Recently, the Illinois First District Appellate Court (which covers Chicago) issued the attached decision in Fifield v. Premier Dealer Services, Inc. In this extremely important decision, the appellate court effectively ruled that – in the absence of any other legally sufficient consideration (e.g. money, employment for a fixed term) – an employer has to give a new or existing employee at least two years of continued employment to support a restrictive covenant ( a promise not to compete, solicit, disclose confidential information).
Prior to the Fifield decision, the law in Illinois had been that when an employer asked an existing (as opposed to new) employee to sign a new restrictive covenant, it had to provide something additional of value to the employee in exchange for the new restrictions. Under the old law, continuing employment of anywhere between 8 months and 24 months or months after that demand for a restriction could possibly suffice as that something of value. The rule did not apply to new employees, as the initial employment relationship was deemed to be adequate consideration for the employee’s promise not to compete, etc. The First District Court of Appeals has now expanded these concepts to new employees who are required to sign restrictions at the onset of employment, and seems to have made the 24 month rule a bright-line minimum. Furthermore, the Fifield court applied this consideration rule in a case where the employee had chosen to resign early on during the employment relationship, and not just to cases where the employer fired the restricted employee. Consequently, the Fifield decision arguably gives employees a means (i.e. resignation) to unilaterally control the enforceability of the post-termination restrictions on solicitation and competition to which they are subject.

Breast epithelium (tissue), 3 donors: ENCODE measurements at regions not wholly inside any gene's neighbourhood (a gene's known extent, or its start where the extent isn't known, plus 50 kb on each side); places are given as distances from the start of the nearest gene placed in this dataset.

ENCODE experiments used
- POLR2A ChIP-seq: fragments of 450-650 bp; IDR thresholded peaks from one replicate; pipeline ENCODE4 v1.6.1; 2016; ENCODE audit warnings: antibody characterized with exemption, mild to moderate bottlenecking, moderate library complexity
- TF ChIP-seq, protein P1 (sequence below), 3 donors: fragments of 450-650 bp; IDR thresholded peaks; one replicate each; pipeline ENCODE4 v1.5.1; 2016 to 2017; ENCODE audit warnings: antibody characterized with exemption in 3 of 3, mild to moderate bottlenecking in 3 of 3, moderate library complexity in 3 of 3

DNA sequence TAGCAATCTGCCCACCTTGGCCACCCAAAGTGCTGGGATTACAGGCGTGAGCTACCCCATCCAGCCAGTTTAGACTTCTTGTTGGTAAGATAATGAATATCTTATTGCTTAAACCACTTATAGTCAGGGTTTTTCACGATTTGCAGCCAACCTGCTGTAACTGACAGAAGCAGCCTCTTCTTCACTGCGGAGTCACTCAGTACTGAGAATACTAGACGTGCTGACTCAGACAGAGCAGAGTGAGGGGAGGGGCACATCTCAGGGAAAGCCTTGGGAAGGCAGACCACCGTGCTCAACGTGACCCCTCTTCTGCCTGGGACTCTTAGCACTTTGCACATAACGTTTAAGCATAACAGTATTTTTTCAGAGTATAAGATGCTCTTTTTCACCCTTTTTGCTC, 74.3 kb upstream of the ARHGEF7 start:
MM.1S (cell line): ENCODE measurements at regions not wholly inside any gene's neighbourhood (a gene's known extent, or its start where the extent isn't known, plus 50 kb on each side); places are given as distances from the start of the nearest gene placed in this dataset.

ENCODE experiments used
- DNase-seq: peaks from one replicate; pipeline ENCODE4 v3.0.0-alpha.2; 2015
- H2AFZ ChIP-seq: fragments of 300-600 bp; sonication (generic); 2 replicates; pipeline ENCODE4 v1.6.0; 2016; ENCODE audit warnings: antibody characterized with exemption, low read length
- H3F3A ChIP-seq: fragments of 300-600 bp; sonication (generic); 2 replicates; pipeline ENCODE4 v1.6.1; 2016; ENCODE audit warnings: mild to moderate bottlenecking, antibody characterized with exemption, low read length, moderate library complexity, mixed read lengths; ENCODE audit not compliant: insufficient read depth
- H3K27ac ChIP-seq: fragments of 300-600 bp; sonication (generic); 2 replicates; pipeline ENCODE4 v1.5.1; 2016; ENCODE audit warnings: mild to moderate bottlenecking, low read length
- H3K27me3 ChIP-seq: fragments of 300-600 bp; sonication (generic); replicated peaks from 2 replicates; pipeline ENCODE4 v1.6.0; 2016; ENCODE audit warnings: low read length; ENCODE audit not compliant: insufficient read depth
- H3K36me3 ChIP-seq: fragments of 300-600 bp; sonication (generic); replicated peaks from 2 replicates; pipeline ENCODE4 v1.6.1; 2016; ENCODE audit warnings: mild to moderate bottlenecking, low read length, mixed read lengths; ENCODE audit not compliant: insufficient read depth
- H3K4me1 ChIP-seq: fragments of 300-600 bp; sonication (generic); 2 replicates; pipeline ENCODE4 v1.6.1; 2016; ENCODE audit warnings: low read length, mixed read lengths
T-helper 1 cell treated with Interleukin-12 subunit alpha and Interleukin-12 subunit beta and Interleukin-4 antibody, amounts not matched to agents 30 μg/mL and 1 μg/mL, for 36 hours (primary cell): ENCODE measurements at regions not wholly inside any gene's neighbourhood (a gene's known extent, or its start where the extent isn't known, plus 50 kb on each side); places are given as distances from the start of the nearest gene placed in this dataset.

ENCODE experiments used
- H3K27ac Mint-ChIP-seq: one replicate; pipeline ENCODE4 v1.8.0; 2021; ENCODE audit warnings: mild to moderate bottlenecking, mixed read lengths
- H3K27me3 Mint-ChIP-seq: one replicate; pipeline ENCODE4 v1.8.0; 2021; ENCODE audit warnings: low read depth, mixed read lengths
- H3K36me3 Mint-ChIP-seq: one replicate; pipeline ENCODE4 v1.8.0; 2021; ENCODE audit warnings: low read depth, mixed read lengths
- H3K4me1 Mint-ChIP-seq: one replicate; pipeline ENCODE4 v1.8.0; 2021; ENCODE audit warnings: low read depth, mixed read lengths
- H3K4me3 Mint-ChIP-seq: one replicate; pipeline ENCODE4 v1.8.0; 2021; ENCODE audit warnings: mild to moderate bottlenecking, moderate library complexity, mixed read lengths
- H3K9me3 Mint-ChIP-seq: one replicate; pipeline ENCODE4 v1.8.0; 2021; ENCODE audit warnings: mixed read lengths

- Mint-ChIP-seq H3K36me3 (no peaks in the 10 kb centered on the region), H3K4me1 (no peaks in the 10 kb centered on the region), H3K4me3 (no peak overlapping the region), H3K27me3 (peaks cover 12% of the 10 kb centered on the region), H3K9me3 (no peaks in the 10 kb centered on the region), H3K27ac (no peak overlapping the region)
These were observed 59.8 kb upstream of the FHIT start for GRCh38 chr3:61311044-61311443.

At end, this decision might be seen as another bellwether change in Illinois law on restrictive covenants — one that comes only a year after the Illinois Supreme Court had issued its decision in Reliable Fire Equipment v. Arredondo, which arguably made it easier for Illinois employers to enforce restrictive covenants . Although it is not certain that Fifield will be upheld by the Illinois Supreme Court, it is currently the state of the law and strongly suggests that employers at least consider giving key employees with less than two years of employment some additional consideration (e.g. a payment or employment for a term). It also means that companies that acquire the assets of another company and then offer key employees of the target new employment must carefully consider whether the business of the target may be adequately continued post-acquisition through such employees.
For more information about the Fifield decision, or L&G Law Group LLP’s employment law practice, please contact partner Rob Smeltzer at (312) 456-7952 or firstname.lastname@example.org.
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